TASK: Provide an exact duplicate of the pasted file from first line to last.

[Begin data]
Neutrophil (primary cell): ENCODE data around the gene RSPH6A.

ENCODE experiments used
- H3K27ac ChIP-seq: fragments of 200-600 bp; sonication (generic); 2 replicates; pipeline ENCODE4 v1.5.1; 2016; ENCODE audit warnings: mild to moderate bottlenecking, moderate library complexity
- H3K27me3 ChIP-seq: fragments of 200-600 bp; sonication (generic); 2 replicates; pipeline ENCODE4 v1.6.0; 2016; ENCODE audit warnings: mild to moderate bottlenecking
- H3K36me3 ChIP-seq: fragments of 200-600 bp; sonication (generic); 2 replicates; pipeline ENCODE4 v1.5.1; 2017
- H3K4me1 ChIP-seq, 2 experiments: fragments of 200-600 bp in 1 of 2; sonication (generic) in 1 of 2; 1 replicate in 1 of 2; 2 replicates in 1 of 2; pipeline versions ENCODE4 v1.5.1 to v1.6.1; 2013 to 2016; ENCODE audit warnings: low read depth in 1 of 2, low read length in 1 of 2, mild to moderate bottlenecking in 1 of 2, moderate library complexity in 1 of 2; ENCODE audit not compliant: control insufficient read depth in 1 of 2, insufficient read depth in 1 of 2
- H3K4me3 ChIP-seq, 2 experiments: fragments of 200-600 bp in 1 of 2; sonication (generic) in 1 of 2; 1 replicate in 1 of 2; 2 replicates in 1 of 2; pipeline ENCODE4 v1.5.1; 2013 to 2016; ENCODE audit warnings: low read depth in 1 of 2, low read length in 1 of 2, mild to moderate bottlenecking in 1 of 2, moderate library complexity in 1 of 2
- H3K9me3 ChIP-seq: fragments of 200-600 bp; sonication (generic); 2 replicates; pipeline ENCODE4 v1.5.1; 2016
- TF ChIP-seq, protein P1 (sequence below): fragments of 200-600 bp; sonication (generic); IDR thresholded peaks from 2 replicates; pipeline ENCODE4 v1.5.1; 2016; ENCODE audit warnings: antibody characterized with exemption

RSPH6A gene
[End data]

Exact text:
Neutrophil (primary cell): ENCODE data around the gene RSPH6A.

ENCODE experiments used
- H3K27ac ChIP-seq: fragments of 200-600 bp; sonication (generic); 2 replicates; pipeline ENCODE4 v1.5.1; 2016; ENCODE audit warnings: mild to moderate bottlenecking, moderate library complexity
- H3K27me3 ChIP-seq: fragments of 200-600 bp; sonication (generic); 2 replicates; pipeline ENCODE4 v1.6.0; 2016; ENCODE audit warnings: mild to moderate bottlenecking
- H3K36me3 ChIP-seq: fragments of 200-600 bp; sonication (generic); 2 replicates; pipeline ENCODE4 v1.5.1; 2017
- H3K4me1 ChIP-seq, 2 experiments: fragments of 200-600 bp in 1 of 2; sonication (generic) in 1 of 2; 1 replicate in 1 of 2; 2 replicates in 1 of 2; pipeline versions ENCODE4 v1.5.1 to v1.6.1; 2013 to 2016; ENCODE audit warnings: low read depth in 1 of 2, low read length in 1 of 2, mild to moderate bottlenecking in 1 of 2, moderate library complexity in 1 of 2; ENCODE audit not compliant: control insufficient read depth in 1 of 2, insufficient read depth in 1 of 2
- H3K4me3 ChIP-seq, 2 experiments: fragments of 200-600 bp in 1 of 2; sonication (generic) in 1 of 2; 1 replicate in 1 of 2; 2 replicates in 1 of 2; pipeline ENCODE4 v1.5.1; 2013 to 2016; ENCODE audit warnings: low read depth in 1 of 2, low read length in 1 of 2, mild to moderate bottlenecking in 1 of 2, moderate library complexity in 1 of 2
- H3K9me3 ChIP-seq: fragments of 200-600 bp; sonication (generic); 2 replicates; pipeline ENCODE4 v1.5.1; 2016
- TF ChIP-seq, protein P1 (sequence below): fragments of 200-600 bp; sonication (generic); IDR thresholded peaks from 2 replicates; pipeline ENCODE4 v1.5.1; 2016; ENCODE audit warnings: antibody characterized with exemption

RSPH6A gene